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  • Dylan Anderson

Should large events like SBT GRVL need Commissioner approval to use Routt County roads?

The Routt County Commissioners intend to form a working group to review the county’s special event permitting process for the second straight year after complaints from rural residents.

The Routt County Commissioners will review the process to permit special events on county roads for the second straight year after rural residents and ranchers have aired frustrations with some of these events — particularly SBT GRVL.

This year’s SBT GRVL bike race included several courses, roughly 3,000 riders and used 128 miles of Routt County roads. It has also drawn the ire of ranchers who complain about poor communication about the event ahead of time, roads filled with racers that become impassable on race day and riders opting to relieve themselves on their property, among other issues.

SBT GRVL has hosted several listening sessions with rural residents in recent months to address issues ahead of next year’s event and has stressed they want to work with the community to better the situation. Still, an October meeting before the commissioners saw the hearing room filled with residents frustrated with the gravel bike race, many who own property along the race course, according to reporting from Steamboat Radio. 

This has commissioners wanting to review the special event permitting process again by creating a working group to consider a different system that would make a recommendation before next summer’s events are permitted. One potential outcome of this working group would be large events like SBT GRVL needing commissioner approval to use county roads.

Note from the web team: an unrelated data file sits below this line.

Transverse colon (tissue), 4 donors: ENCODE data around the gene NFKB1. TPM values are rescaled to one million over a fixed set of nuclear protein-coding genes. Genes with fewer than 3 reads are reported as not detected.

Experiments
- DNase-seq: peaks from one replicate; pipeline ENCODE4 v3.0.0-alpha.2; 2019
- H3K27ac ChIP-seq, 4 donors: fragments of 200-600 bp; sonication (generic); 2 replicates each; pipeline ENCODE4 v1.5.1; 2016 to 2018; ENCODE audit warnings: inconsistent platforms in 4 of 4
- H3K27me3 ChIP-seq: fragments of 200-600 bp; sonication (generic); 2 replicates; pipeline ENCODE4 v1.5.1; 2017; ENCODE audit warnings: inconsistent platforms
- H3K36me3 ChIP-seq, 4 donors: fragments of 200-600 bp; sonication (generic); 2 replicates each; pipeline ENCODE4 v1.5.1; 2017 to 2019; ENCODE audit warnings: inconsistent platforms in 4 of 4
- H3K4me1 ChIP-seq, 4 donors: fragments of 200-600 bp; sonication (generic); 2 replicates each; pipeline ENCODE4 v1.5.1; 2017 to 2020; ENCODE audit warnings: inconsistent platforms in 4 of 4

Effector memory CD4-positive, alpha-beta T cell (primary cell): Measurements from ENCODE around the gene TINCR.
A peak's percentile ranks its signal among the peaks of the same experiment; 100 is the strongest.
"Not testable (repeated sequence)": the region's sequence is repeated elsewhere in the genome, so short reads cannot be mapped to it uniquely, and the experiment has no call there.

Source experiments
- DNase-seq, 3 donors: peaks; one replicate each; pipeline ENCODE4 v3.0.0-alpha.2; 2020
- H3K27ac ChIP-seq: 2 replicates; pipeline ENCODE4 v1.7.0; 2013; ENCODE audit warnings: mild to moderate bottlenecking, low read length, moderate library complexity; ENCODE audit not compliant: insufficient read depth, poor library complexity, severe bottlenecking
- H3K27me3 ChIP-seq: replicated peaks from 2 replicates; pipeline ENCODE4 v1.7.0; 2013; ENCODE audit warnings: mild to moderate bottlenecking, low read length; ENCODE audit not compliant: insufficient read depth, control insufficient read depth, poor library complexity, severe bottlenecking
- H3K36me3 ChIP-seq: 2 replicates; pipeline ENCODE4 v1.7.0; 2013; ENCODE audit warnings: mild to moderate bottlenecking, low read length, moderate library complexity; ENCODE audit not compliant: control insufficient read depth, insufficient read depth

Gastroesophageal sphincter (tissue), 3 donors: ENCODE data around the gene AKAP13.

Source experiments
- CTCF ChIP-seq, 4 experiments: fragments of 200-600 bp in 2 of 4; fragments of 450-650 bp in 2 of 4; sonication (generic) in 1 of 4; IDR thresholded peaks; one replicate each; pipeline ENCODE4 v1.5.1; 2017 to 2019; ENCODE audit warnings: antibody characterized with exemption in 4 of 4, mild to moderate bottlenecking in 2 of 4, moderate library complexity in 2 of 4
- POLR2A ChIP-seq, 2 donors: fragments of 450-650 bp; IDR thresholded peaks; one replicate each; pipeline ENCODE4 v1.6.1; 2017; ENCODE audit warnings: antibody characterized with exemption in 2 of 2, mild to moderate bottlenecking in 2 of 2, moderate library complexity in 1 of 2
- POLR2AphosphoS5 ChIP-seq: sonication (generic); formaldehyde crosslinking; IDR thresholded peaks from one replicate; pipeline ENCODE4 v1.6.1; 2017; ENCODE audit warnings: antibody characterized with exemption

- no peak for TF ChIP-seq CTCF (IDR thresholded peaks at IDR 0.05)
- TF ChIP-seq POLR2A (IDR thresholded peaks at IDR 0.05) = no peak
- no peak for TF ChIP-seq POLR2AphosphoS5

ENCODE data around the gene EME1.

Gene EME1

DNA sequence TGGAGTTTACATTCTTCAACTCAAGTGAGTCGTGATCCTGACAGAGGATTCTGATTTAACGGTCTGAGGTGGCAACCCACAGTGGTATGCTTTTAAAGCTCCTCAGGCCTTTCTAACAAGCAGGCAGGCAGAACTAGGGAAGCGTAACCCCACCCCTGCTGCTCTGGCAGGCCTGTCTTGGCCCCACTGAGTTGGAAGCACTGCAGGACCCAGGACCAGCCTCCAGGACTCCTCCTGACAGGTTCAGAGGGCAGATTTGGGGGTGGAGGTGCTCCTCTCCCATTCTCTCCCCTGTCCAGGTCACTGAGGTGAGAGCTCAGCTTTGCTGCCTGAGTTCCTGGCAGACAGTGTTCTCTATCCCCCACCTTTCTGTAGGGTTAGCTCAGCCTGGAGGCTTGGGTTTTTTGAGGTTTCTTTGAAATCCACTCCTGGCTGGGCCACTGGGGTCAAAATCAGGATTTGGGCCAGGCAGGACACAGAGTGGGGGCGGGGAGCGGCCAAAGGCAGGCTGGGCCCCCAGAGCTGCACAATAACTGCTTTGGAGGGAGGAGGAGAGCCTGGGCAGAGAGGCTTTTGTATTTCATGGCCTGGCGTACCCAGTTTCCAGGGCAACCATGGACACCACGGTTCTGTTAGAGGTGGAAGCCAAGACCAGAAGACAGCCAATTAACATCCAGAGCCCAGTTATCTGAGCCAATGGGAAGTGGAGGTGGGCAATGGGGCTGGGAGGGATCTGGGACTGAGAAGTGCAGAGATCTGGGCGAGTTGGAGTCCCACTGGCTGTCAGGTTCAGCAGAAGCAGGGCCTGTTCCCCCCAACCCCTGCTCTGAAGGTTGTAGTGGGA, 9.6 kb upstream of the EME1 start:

Commissioners had a broad discussion on Monday, saying this working group should consider whether the county should have a cap on the total number of special events on county roads, where in the county various events take place, the event’s activity type, specific impact areas and whether permits for certain events should ultimately need commissioner approval.

Currently, there are two tiers of special event permits on Routt County Roads, specifically events under 1,000 participants and events over 1,000 participants. Commissioners said this two-tier system isn’t working as well as hoped though, and maybe they should consider more tiers. It also could take into account the type of event and not just the number of participants.

“I’m kind of thinking about this through the lens of the planning department where low-level things get administrative approval, mid-level things get a conditional use permit and high-level things actually come to the commissioners,” said Commissioner Tim Corrigan.

“At what point do we need to have more of a public hearing process around these permits?” Commissioner Sonja Macys said. “If there are significant flags, it needs to become a public process.”  

Corrigan suggested this working group should include County Manager Jay Harrington, Public Works Director Mike Mordi, someone from the planning department, someone from the Sheriff’s Office, and then a commissioner. Commissioner Tim Redmond and Macys then nominated Corrigan to be that commissioner.

Currently, with large events over 1,000 people, the event organizers need to consult the Routt County Sheriff’s Office, Colorado State Patrol, and impacted fire districts as well as having a traffic plan and event insurance. These are reviewed by Routt County Road and Bridge staff, who then permit the event.

If larger events were brought before commissioners for approval, it would allow the public to weigh in before the event and could lead to commissioners requiring more mitigation efforts for various impacts.

While they may put more scrutiny on these events, Commissioners said they were not looking to push these events away entirely.

“That’s the spectrum — no events or unlimited events,” Corrigan said. “We’re going to arrive at something in between.”

Top Photo Caption: SBT GRVL bike race has been the focus of much of the special event permiting discussion. (Routt County/Courtesy)


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